Is it necessary to read Aristotle's books in order to understand St. Thomas Aquinas's Summa Theologica?

  • 1
    Necessary for whom, or for what purpose? And which books? May 30, 2016 at 13:56
  • @MattGutting I don't think a question can be any more clear than that.
    – mil
    May 30, 2016 at 16:35
  • 1
    @mil: Matt has asked a reasonable question. The fact that your question has received 3 downvotes, and 4 close votes should serve as an indicator that your question has some serious problems. As a newcomer here, you might do well to heed the advice of those who have been here for a while, rather than taking an argumentative stance.
    – Flimzy
    May 30, 2016 at 20:21

1 Answer 1


Although St. Thomas Aquinas is said to have "reconciled" Aristotle with Christian theology, he rejects much of Aristotle (e.g., he rejects that Aristotle thought the world is eternal).
(Interestingly, St. Thomas refers to Aristotle as "Aristotle" when he disagrees with him and as "The Philosopher" when he agrees with him.)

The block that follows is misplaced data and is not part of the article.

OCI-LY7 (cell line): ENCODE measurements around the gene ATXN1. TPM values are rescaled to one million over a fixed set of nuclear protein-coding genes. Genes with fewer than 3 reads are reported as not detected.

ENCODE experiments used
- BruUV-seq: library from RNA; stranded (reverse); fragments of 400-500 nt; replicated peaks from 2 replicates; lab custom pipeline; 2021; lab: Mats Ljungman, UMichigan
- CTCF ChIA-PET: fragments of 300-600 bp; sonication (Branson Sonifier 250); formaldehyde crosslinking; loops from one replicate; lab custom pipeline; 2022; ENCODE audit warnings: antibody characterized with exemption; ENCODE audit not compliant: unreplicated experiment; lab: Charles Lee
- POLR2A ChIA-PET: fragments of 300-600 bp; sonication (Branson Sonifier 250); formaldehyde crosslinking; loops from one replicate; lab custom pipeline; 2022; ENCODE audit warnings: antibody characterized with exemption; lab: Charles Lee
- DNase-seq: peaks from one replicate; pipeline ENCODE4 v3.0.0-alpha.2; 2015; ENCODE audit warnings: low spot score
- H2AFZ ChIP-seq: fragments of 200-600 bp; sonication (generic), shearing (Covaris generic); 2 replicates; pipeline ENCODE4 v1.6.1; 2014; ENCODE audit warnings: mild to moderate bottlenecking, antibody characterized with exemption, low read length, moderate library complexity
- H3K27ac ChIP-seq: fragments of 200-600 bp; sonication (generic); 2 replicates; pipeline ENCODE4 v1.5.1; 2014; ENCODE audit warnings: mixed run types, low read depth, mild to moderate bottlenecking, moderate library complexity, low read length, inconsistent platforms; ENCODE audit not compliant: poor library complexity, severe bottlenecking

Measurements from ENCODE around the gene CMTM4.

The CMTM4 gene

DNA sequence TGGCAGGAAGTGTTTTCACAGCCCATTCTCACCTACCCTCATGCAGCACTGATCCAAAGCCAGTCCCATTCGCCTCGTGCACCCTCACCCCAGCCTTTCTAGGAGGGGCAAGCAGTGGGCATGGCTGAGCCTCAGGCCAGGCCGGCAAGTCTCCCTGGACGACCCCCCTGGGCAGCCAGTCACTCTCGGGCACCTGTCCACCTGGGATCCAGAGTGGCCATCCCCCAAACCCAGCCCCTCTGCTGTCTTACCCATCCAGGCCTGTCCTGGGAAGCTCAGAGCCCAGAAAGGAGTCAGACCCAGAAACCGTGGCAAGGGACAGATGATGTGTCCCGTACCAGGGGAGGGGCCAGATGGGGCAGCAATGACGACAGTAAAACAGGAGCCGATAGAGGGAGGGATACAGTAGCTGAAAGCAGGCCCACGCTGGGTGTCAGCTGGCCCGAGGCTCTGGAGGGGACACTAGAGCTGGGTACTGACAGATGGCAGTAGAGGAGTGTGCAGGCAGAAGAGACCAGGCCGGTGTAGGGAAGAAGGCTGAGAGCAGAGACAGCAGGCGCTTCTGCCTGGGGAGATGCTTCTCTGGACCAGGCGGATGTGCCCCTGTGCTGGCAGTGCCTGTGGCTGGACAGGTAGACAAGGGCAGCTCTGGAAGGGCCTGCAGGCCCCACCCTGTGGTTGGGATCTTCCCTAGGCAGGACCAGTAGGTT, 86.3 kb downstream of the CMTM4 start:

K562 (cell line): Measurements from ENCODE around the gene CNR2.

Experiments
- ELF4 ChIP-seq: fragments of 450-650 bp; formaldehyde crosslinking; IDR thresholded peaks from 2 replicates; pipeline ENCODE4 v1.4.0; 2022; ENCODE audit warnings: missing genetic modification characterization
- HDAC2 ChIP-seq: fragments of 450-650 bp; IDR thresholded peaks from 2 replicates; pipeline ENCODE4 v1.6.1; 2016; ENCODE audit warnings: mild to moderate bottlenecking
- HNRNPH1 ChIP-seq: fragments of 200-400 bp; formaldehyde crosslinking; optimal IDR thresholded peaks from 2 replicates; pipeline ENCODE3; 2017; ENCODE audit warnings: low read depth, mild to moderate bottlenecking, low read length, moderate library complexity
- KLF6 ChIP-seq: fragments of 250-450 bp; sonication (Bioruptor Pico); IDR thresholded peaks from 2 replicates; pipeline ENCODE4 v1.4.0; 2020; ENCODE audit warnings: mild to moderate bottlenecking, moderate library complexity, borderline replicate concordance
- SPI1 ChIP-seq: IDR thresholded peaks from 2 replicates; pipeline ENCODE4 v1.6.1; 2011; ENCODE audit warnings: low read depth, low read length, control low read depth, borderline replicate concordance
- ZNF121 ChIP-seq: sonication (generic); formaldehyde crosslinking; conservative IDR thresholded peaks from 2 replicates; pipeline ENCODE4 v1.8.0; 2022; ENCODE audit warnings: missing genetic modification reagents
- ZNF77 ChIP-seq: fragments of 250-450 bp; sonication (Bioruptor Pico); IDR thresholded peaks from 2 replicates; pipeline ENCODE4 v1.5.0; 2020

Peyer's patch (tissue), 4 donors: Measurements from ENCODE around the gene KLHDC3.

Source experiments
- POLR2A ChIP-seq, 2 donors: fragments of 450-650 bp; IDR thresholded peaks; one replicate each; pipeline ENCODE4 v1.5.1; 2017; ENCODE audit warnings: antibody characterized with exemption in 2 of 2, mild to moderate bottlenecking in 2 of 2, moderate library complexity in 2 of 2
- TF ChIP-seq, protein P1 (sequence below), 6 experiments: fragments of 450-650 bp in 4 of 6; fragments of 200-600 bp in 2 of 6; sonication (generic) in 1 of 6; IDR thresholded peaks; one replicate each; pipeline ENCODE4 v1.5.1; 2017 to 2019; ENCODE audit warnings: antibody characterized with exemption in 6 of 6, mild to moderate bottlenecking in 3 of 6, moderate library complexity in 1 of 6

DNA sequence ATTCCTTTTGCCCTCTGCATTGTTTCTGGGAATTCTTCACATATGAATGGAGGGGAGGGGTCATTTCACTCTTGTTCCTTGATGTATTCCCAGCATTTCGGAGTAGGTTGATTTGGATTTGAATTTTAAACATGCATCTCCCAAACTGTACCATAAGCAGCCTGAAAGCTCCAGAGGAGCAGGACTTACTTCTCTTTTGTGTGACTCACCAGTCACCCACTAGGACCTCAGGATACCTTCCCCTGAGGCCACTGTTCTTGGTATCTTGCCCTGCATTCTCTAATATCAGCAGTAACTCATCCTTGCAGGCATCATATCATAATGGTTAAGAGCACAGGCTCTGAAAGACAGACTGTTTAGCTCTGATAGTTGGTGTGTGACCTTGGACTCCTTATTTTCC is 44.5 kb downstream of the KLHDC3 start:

Understand Scholastic terminology.

St. Thomas can be understood without reading any Aristotle; however, it is necessary to understand the Scholastic terminology he uses. To aid with this, see:

Understand the doctrine of actuality and potentiality.

Philosophically, hylemorphism (the doctrine of actuality and potentiality) forms the basis of Thomism. See:

Reading Aristotle not necessary but could be helpful

If you want to read Aristotle (it certainly doesn't hurt in helping one understand St. Thomas), read the following works by Aristotle alongside St. Thomas's commentaries on them:

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